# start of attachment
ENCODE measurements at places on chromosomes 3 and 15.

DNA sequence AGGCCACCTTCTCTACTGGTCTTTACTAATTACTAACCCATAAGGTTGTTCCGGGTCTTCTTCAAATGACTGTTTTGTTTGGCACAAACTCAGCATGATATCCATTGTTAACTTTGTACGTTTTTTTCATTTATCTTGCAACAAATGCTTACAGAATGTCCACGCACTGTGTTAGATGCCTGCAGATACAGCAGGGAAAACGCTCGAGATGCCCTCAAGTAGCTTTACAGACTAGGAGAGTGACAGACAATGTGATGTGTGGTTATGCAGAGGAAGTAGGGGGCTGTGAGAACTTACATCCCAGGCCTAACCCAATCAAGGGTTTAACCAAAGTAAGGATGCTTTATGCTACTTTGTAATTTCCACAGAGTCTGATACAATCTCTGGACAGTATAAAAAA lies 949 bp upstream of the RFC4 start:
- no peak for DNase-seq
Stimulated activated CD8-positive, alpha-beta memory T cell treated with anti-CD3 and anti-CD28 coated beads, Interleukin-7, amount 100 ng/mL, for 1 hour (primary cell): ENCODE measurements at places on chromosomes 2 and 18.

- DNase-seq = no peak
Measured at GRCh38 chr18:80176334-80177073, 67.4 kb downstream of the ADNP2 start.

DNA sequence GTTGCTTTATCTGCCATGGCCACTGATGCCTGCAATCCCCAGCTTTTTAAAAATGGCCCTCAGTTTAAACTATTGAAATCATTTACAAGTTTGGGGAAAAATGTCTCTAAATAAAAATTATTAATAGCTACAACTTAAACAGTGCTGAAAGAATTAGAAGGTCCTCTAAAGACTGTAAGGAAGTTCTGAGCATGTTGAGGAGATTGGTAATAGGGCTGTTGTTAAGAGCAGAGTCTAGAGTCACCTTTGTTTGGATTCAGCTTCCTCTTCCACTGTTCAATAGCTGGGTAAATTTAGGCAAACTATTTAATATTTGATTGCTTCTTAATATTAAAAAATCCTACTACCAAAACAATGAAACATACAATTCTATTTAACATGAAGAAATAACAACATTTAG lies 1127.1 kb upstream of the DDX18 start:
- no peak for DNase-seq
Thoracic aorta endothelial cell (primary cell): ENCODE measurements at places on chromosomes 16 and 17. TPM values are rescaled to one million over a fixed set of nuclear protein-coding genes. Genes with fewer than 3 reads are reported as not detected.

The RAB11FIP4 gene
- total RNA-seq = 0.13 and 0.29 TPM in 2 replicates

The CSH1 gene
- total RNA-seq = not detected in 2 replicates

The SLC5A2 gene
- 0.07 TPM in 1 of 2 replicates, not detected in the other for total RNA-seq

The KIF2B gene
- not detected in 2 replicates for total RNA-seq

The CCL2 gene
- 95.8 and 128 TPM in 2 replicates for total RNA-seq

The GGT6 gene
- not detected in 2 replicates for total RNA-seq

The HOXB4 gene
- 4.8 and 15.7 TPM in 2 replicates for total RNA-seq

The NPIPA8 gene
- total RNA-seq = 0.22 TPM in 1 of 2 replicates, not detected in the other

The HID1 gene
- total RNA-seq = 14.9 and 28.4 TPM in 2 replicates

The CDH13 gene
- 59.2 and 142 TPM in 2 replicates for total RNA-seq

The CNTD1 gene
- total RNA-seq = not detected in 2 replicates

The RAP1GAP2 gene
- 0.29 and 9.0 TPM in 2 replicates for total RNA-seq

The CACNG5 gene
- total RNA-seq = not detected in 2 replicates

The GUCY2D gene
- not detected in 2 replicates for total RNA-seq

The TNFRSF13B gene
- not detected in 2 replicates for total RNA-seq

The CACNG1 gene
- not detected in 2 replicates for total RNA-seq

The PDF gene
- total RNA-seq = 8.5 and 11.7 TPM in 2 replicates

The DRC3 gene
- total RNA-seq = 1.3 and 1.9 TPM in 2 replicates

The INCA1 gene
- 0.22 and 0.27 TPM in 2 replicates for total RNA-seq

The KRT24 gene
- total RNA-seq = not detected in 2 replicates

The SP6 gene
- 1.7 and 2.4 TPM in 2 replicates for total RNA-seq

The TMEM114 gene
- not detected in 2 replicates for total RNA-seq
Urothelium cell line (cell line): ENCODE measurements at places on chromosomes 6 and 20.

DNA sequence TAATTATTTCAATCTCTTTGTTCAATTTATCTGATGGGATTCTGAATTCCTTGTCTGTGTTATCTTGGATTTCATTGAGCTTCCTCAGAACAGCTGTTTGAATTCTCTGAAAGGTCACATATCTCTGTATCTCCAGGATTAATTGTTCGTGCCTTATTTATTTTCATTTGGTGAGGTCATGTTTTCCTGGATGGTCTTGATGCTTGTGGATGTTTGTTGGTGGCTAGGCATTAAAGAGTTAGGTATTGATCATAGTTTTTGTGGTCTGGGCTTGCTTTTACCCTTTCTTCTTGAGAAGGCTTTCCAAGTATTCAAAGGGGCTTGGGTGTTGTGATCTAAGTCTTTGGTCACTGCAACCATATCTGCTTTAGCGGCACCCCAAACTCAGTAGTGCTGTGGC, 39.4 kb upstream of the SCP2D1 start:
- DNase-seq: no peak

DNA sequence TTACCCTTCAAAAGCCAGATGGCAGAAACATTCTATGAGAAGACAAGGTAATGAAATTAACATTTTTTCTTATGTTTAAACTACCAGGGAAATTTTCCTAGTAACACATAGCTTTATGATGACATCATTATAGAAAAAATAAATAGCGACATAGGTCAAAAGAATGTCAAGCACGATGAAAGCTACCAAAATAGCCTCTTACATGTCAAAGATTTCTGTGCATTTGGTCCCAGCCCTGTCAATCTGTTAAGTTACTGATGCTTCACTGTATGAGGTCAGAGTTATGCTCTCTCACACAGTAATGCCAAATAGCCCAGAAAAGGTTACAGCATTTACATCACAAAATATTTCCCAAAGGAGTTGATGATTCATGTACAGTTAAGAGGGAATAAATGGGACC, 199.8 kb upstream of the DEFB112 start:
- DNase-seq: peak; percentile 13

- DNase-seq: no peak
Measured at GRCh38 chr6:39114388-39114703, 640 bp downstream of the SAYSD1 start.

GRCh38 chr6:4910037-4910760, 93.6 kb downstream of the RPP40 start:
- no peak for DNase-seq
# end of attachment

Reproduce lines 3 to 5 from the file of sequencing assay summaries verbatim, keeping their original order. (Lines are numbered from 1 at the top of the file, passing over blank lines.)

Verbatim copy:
- no peak for DNase-seq
Stimulated activated CD8-positive, alpha-beta memory T cell treated with anti-CD3 and anti-CD28 coated beads, Interleukin-7, amount 100 ng/mL, for 1 hour (primary cell): ENCODE measurements at places on chromosomes 2 and 18.

- DNase-seq = no peak